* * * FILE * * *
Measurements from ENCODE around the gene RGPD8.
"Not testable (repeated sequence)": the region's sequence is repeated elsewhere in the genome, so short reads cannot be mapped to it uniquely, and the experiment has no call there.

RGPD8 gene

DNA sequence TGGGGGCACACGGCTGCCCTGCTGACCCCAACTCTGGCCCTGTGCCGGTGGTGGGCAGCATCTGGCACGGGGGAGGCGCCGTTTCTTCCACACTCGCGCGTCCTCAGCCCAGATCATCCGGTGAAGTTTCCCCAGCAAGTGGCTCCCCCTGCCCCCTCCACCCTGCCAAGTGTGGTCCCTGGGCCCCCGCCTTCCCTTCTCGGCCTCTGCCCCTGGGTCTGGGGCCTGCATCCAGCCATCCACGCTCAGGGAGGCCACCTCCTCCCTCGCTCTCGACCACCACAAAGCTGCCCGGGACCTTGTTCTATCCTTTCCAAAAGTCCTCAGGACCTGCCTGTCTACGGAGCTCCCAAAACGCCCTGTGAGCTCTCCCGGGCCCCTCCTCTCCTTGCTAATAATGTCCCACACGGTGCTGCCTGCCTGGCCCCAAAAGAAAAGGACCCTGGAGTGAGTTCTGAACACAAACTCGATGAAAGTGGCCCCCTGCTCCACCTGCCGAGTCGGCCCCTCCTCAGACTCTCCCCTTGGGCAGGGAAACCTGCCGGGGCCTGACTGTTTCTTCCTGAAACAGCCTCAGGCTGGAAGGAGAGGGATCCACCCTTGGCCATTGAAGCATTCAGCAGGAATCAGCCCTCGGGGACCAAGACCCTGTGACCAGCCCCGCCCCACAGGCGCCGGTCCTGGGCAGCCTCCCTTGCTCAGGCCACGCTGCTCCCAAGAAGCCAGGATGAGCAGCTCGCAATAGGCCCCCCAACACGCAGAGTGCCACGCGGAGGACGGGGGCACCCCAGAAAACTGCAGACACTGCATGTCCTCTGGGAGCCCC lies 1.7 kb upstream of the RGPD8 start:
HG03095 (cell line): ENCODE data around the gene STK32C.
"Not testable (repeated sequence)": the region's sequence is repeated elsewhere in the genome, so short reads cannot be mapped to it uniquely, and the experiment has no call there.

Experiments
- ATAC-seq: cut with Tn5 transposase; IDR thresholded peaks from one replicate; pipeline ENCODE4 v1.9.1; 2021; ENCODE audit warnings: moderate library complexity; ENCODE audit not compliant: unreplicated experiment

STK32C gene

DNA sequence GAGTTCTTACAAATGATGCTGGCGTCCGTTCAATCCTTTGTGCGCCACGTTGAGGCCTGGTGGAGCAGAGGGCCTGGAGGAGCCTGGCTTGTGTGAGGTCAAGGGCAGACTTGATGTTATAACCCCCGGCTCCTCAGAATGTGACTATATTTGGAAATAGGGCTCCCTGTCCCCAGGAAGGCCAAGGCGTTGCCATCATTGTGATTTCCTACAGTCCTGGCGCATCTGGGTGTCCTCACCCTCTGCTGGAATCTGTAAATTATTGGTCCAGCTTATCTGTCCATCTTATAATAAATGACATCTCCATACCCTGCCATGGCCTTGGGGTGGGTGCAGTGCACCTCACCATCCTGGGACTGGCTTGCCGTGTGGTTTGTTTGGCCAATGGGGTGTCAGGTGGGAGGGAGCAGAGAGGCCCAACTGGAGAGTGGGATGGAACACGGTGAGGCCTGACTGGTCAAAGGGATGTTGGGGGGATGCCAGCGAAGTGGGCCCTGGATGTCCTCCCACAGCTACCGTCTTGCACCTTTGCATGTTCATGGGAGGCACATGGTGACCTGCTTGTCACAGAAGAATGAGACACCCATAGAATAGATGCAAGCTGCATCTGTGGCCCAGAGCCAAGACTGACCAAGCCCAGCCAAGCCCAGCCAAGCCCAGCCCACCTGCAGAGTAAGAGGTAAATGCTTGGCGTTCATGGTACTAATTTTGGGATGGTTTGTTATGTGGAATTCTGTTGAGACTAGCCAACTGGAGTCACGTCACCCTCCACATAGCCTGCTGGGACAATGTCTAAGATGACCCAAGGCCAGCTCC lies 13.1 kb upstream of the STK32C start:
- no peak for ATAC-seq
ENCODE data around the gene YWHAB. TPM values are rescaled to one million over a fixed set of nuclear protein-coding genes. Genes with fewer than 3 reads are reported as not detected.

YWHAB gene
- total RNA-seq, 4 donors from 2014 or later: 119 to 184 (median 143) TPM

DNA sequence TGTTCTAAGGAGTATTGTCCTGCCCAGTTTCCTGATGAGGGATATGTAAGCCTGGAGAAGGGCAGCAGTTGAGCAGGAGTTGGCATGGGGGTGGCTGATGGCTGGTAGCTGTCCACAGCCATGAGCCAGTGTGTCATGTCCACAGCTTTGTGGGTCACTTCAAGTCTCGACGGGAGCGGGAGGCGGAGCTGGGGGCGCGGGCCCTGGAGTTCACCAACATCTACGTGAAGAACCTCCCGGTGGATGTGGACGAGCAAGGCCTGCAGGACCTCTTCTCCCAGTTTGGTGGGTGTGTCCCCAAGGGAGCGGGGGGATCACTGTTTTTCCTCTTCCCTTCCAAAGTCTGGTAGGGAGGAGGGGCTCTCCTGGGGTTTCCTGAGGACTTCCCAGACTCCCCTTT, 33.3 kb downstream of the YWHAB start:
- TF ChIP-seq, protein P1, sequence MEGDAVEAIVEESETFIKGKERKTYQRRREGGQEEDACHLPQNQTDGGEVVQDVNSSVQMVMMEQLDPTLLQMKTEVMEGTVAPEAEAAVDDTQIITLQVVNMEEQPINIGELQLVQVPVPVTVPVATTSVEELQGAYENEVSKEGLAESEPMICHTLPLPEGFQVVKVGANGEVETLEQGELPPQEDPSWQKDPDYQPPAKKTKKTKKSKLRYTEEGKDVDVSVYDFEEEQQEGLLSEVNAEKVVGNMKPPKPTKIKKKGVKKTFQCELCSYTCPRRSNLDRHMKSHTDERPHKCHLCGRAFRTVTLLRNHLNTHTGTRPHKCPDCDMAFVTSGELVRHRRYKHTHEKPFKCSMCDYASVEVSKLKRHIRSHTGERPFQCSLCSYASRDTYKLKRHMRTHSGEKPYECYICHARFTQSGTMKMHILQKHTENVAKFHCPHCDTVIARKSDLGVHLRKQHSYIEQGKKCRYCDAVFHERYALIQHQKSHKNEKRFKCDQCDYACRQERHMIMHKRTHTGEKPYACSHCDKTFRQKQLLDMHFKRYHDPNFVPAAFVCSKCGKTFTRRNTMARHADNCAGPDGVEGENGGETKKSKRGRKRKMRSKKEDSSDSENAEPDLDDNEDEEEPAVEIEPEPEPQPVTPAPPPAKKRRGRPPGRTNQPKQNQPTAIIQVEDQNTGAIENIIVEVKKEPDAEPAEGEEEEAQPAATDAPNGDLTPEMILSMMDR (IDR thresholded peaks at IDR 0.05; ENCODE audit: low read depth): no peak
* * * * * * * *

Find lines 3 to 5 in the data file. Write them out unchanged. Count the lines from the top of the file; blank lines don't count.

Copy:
RGPD8 gene

DNA sequence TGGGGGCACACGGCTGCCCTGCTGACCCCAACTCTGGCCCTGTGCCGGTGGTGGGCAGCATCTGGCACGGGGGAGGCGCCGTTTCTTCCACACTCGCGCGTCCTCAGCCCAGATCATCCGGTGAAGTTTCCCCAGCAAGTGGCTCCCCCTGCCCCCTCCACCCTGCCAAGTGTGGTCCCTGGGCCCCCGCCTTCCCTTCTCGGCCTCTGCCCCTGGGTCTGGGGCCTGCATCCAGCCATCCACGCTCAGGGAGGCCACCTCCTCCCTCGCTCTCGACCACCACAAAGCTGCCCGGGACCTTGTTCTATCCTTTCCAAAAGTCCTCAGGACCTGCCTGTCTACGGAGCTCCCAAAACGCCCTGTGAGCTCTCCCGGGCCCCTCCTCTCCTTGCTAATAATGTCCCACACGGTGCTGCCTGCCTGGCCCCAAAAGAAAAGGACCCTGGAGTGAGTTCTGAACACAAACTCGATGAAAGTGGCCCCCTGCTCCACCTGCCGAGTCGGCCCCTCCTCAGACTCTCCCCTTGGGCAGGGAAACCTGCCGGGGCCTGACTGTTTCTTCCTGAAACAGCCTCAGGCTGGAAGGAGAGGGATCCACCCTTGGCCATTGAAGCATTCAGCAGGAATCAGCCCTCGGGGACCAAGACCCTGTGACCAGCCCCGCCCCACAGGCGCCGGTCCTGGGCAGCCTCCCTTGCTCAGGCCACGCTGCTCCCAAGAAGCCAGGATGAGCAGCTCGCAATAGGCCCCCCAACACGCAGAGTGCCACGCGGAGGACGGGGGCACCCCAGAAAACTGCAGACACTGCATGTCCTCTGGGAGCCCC lies 1.7 kb upstream of the RGPD8 start:
HG03095 (cell line): ENCODE data around the gene STK32C.